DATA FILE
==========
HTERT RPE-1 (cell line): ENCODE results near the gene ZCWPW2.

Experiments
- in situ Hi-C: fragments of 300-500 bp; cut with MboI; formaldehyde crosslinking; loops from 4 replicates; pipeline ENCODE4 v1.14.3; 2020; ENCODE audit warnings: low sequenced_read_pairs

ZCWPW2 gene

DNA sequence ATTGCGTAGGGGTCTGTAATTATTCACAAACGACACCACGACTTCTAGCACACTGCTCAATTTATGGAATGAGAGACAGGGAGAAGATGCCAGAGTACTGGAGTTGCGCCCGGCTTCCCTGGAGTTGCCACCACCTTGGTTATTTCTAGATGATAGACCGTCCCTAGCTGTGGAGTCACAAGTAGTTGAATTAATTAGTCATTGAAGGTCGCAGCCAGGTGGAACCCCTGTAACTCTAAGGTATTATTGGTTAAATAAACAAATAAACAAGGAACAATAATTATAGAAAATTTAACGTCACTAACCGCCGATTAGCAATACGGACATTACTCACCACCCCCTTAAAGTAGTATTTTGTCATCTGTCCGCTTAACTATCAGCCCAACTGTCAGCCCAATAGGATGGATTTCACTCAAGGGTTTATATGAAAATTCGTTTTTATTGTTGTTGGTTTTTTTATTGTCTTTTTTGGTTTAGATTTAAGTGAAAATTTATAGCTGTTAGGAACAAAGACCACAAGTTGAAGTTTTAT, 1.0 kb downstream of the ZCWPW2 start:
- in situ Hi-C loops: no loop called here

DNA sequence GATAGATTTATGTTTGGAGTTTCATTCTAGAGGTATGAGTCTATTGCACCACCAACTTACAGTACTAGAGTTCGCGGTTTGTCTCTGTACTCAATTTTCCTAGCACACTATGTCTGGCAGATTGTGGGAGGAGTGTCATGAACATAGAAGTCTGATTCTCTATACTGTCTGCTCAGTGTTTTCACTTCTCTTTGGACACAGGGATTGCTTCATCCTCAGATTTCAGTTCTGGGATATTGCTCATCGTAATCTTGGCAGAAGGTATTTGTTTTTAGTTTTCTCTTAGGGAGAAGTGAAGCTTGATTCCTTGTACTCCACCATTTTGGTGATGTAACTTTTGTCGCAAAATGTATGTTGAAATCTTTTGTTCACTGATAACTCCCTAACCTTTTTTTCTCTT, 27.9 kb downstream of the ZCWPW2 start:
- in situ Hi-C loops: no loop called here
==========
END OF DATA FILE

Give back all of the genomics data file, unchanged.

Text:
HTERT RPE-1 (cell line): ENCODE results near the gene ZCWPW2.

Experiments
- in situ Hi-C: fragments of 300-500 bp; cut with MboI; formaldehyde crosslinking; loops from 4 replicates; pipeline ENCODE4 v1.14.3; 2020; ENCODE audit warnings: low sequenced_read_pairs

ZCWPW2 gene

DNA sequence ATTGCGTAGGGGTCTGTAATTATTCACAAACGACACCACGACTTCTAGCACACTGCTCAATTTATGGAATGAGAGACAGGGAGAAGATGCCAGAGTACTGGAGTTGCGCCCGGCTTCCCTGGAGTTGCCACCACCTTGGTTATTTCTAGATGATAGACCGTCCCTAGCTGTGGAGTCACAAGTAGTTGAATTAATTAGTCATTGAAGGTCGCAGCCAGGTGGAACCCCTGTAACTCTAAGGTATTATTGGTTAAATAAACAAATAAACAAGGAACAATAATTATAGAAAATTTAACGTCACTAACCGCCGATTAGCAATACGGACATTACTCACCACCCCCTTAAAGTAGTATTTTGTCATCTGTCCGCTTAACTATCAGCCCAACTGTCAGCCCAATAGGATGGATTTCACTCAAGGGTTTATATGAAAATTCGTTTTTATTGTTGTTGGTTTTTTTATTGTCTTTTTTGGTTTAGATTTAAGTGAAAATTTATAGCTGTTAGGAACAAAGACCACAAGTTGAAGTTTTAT, 1.0 kb downstream of the ZCWPW2 start:
- in situ Hi-C loops: no loop called here

DNA sequence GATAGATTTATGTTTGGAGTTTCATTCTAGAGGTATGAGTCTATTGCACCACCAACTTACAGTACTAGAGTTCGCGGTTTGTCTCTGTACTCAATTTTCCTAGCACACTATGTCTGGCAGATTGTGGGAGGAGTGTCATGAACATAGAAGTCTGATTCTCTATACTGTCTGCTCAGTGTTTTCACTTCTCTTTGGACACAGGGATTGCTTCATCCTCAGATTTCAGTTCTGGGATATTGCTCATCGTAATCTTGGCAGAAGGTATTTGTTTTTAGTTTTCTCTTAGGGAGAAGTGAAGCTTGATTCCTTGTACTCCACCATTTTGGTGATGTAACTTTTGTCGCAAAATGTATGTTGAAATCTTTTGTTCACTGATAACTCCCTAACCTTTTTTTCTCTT, 27.9 kb downstream of the ZCWPW2 start:
- in situ Hi-C loops: no loop called here